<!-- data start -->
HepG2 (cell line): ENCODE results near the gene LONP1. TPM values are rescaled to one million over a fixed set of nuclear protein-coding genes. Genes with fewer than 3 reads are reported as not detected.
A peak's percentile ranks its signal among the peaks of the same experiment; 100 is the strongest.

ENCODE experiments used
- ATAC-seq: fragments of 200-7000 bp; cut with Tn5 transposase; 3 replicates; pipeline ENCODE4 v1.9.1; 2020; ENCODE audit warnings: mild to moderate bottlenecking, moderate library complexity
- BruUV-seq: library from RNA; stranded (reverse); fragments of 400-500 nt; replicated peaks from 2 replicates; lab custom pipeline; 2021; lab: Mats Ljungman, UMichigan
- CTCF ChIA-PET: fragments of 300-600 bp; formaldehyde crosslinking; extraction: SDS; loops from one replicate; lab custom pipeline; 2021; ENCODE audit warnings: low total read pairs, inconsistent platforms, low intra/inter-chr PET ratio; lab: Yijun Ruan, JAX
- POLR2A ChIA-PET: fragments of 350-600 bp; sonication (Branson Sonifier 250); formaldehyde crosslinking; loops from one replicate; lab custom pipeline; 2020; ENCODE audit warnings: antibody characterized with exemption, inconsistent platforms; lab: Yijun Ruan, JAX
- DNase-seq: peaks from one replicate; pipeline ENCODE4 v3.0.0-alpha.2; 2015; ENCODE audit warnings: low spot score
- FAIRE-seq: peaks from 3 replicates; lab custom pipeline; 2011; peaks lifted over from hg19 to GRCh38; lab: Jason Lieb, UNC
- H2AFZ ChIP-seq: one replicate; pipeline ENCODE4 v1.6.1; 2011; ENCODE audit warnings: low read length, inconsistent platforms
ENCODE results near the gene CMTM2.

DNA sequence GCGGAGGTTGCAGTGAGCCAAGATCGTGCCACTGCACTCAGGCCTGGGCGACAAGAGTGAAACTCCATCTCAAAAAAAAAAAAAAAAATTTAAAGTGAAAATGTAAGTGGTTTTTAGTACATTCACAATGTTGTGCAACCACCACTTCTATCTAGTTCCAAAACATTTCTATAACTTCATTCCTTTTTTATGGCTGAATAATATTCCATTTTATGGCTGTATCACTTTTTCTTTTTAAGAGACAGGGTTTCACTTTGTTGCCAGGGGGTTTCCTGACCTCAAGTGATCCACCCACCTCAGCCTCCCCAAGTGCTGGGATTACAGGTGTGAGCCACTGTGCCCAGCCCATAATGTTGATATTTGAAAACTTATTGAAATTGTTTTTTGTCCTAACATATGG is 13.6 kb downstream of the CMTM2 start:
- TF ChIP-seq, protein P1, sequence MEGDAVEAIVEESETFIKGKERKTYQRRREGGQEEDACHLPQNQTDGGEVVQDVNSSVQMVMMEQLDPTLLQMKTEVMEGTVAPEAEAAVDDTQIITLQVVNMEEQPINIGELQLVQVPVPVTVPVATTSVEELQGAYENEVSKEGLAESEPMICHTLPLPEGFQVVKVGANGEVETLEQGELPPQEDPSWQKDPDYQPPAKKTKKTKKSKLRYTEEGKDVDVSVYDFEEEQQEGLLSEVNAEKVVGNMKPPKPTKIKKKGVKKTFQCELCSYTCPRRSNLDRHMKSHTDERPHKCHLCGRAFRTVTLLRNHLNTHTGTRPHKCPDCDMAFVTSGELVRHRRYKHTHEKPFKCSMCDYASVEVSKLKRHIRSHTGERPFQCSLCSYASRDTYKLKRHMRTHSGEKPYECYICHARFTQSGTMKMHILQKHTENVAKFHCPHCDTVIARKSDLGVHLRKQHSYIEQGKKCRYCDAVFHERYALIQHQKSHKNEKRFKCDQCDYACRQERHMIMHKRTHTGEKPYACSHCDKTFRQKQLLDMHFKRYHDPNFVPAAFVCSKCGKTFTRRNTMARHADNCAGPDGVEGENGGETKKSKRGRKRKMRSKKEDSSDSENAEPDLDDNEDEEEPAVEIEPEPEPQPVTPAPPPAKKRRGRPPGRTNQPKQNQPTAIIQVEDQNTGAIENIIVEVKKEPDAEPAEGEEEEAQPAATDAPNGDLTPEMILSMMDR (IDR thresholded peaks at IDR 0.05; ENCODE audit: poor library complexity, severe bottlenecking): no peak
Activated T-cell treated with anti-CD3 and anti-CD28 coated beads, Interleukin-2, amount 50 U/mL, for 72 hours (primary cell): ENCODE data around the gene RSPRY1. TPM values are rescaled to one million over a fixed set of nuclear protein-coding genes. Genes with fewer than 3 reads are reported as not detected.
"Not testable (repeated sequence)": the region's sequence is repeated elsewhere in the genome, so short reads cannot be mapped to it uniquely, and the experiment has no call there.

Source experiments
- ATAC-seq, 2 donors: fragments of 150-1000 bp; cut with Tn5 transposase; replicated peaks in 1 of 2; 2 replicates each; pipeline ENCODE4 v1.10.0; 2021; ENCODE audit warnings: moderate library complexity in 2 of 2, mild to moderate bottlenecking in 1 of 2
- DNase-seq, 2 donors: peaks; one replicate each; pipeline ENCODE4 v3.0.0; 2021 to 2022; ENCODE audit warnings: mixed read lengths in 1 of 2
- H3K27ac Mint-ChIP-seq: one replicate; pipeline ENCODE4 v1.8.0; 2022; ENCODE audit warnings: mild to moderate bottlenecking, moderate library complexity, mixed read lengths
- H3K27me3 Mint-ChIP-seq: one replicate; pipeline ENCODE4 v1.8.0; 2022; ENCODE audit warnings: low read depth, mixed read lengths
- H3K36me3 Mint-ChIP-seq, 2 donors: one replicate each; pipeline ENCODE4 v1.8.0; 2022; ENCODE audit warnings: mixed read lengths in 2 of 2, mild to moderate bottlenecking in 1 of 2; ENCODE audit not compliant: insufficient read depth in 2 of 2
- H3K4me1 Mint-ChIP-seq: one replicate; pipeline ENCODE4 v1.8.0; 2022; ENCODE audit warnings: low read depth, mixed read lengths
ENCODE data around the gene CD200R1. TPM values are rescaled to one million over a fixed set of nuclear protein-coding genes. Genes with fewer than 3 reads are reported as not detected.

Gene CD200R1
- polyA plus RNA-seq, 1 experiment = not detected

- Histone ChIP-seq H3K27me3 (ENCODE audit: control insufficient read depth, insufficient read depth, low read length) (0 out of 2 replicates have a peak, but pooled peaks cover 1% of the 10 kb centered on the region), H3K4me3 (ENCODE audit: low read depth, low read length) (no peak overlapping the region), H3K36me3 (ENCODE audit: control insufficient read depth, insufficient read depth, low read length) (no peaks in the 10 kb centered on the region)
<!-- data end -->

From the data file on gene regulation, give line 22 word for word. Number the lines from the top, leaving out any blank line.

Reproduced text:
- H3K4me1 Mint-ChIP-seq: one replicate; pipeline ENCODE4 v1.8.0; 2022; ENCODE audit warnings: low read depth, mixed read lengths